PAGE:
Thursday, June 2, 2011
Judge makes Hitler comparison in sentencing Irvington man for role in robbery, shooting of 4
IRVINGTON - Rolando Terrell may indeed be the generous, gentle man his family and friends described in numerous letters praising the convicted felon. But any acts of kindness on his part only highlight Terrell’s egomania and narcissism, Superior Court Judge Joseph Cassini III said.
"Even Adolf Hitler was kind, benevolent and considerate to his inner circle of friends and loved ones," Cassini said before sentencing Terrell on Wednesday to life in prison without parole for his part in the 2008 slaying of a woman and three teenage girls in Irvington.
Like Hitler, the judge said, "Mr. Terrell has a very dark side."
In April, a jury convicted Terrell, 39, of robbery and related arson and weapons charges but failed to reach a verdict on the murder counts. The Essex County Prosecutor’s Office said Wednesday it intends to retry Terrell for the four killings.
Terrell, a reputed ranking Bloods gang member with a long criminal history, remains charged with the Sept. 8, 2008, quadruple killing. He received the life sentence on the robbery conviction under New Jersey’s "three strikes" law after having twice previously been convicted of first-degree robberies. The judge called Terrell, who has been arrested 15 times as an adult and seven times as a juvenile, "a career criminal."
An imposing presence who was known on the street as "Ratman," Terrell is said to be a member of the notorious Double ii Bloods faction. He served seven years in prison after a jury in 2002 convicted him of a weapons offense, but was acquitted of murder in the killing of a rival gang member in the same case.
In the Irvington case, Cassini said, there was no such confrontation. Terrell knew the home was occupied by women and children, who he should have known were particularly vulnerable.
Killed with single gunshots to the head that morning were Candace McLean, 40, a popular cheerleading coach; her 18-year-old daughter, Talia McLean; her niece, Zakiyyah Jones, also 18; and 13-year-old Latrisha Carruthers-Fields, her boyfriend’s daughter.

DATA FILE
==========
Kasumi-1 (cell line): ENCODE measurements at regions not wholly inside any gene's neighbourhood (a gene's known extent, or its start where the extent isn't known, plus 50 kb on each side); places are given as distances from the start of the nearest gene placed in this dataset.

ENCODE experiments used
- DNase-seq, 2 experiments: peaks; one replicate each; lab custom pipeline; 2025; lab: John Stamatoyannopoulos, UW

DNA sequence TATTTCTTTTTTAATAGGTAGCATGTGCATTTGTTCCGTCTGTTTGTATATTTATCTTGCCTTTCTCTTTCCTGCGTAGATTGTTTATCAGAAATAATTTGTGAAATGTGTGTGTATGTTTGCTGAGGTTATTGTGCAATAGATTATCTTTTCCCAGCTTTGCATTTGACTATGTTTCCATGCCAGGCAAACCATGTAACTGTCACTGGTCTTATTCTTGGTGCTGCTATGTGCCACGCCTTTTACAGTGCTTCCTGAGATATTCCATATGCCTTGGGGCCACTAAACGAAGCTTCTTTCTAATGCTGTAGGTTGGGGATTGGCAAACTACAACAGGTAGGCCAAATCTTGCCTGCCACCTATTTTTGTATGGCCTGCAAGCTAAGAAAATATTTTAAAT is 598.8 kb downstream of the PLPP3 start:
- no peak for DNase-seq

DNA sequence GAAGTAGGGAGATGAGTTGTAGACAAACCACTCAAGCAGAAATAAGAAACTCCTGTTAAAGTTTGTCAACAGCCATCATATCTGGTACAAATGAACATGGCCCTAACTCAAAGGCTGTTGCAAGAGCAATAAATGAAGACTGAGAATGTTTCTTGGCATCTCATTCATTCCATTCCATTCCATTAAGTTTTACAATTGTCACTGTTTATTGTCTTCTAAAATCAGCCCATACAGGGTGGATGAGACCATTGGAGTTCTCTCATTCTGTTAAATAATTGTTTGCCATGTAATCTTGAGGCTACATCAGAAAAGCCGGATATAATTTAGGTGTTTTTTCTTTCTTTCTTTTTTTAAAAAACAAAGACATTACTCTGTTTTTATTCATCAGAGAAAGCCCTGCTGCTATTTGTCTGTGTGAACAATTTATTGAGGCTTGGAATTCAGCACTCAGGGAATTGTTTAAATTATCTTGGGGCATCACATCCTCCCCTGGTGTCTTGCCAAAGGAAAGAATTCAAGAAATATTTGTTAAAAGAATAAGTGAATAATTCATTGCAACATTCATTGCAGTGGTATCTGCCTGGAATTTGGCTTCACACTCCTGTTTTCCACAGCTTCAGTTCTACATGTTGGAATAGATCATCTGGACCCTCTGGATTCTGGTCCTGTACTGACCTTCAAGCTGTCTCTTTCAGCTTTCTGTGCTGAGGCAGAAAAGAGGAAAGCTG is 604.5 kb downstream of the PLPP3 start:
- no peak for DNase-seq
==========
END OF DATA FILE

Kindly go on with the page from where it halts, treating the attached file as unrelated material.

Prosecutors said Terrell set the home afire in hopes of concealing his crime. Candes McLean’s daughter, Anijah — then 19 — survived by hiding in a closet and later saved her 16-month-old nephew by grabbing him and running from the burning house.
Assistant Essex County Prosecutor Roger Imhof, who handled the case, said securing a murder conviction will protect against any appeal Terrell may file on the robbery count.
"The family needs closure," he said, referring to the many victims’ relatives in court Wednesday, several of whom spoke about their pain and grief.
"You and I both know what you did," Anijah McLean said, speaking to Terrell before the sentencing. She then paused briefly to stare at Terrell, who sat passively at the defense table, in his customary tailored suit. "I never knew someone to be so heartless, cruel, envious," she said.
Because Terrell still faces murder charges, he did not address the court as was his right, said his attorney, Joseph Krakora.
Michael Hoskins, who is Candace’s brother, locked eyes on Terrell and said, "I just hope you get what’s coming to you, my friend."
Hoskins also described frustration with the jury’s inability to return a murder conviction. "It was pure hell," he said in court, but later expressed his gratitude with the judge’s sentence.
While the jury found enough evidence to convict Terrell on the robbery and weapons charges, it did not find enough to convict him of murder. His admitted accomplice, Lester Hayes, pleaded guilty to reduced charges, and testified Terrell fired the shots. Anijah McLean testified, too, saying she heard but did not see Terrell inside the house. The prosecutor’s office has always maintained Terrell was the gunman.
It was revealed during the trial Candace McLean had sold drugs, and that Terrell targeted the home on Columbia Avenue believing there were substantial amounts of drugs and cash inside. There weren’t.
"My sister was a good person," Rosalie Roberson said, addressing the court through tears that halted her speech several times. "She loved her kids and her family. Did she make some bad decisions? Yes, she did. But she didn’t deserve this. None of them deserved this."